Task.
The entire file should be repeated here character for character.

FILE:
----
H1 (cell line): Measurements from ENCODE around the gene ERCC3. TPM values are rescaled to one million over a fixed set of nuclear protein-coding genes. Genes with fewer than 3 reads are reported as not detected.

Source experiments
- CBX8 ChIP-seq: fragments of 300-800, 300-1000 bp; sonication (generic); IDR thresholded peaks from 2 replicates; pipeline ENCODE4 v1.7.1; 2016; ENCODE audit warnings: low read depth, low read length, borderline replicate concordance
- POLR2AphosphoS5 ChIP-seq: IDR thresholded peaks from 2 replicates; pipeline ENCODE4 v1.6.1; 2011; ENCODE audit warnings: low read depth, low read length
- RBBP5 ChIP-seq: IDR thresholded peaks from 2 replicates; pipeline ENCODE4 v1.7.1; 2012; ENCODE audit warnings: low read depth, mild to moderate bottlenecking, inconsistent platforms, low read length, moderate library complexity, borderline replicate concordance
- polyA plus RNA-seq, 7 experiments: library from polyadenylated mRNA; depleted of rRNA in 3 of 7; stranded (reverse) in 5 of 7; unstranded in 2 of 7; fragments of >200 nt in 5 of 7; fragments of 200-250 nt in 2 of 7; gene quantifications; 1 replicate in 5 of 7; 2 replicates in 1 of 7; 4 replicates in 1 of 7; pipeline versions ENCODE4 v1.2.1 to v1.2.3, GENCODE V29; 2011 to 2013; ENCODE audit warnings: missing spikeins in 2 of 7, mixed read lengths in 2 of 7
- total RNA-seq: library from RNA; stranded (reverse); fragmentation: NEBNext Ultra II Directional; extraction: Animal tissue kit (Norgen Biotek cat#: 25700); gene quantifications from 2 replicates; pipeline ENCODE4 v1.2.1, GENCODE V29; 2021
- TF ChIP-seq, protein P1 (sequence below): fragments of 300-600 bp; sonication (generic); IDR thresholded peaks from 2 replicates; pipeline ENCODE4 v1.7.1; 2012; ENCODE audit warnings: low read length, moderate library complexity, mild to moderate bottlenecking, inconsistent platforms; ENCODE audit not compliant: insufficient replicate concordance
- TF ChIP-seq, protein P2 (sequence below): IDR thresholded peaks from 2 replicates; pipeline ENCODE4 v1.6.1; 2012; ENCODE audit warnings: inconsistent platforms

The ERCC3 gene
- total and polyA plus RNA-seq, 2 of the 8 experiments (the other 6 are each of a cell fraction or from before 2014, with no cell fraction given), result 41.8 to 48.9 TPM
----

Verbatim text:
H1 (cell line): Measurements from ENCODE around the gene ERCC3. TPM values are rescaled to one million over a fixed set of nuclear protein-coding genes. Genes with fewer than 3 reads are reported as not detected.

Source experiments
- CBX8 ChIP-seq: fragments of 300-800, 300-1000 bp; sonication (generic); IDR thresholded peaks from 2 replicates; pipeline ENCODE4 v1.7.1; 2016; ENCODE audit warnings: low read depth, low read length, borderline replicate concordance
- POLR2AphosphoS5 ChIP-seq: IDR thresholded peaks from 2 replicates; pipeline ENCODE4 v1.6.1; 2011; ENCODE audit warnings: low read depth, low read length
- RBBP5 ChIP-seq: IDR thresholded peaks from 2 replicates; pipeline ENCODE4 v1.7.1; 2012; ENCODE audit warnings: low read depth, mild to moderate bottlenecking, inconsistent platforms, low read length, moderate library complexity, borderline replicate concordance
- polyA plus RNA-seq, 7 experiments: library from polyadenylated mRNA; depleted of rRNA in 3 of 7; stranded (reverse) in 5 of 7; unstranded in 2 of 7; fragments of >200 nt in 5 of 7; fragments of 200-250 nt in 2 of 7; gene quantifications; 1 replicate in 5 of 7; 2 replicates in 1 of 7; 4 replicates in 1 of 7; pipeline versions ENCODE4 v1.2.1 to v1.2.3, GENCODE V29; 2011 to 2013; ENCODE audit warnings: missing spikeins in 2 of 7, mixed read lengths in 2 of 7
- total RNA-seq: library from RNA; stranded (reverse); fragmentation: NEBNext Ultra II Directional; extraction: Animal tissue kit (Norgen Biotek cat#: 25700); gene quantifications from 2 replicates; pipeline ENCODE4 v1.2.1, GENCODE V29; 2021
- TF ChIP-seq, protein P1 (sequence below): fragments of 300-600 bp; sonication (generic); IDR thresholded peaks from 2 replicates; pipeline ENCODE4 v1.7.1; 2012; ENCODE audit warnings: low read length, moderate library complexity, mild to moderate bottlenecking, inconsistent platforms; ENCODE audit not compliant: insufficient replicate concordance
- TF ChIP-seq, protein P2 (sequence below): IDR thresholded peaks from 2 replicates; pipeline ENCODE4 v1.6.1; 2012; ENCODE audit warnings: inconsistent platforms

The ERCC3 gene
- total and polyA plus RNA-seq, 2 of the 8 experiments (the other 6 are each of a cell fraction or from before 2014, with no cell fraction given), result 41.8 to 48.9 TPM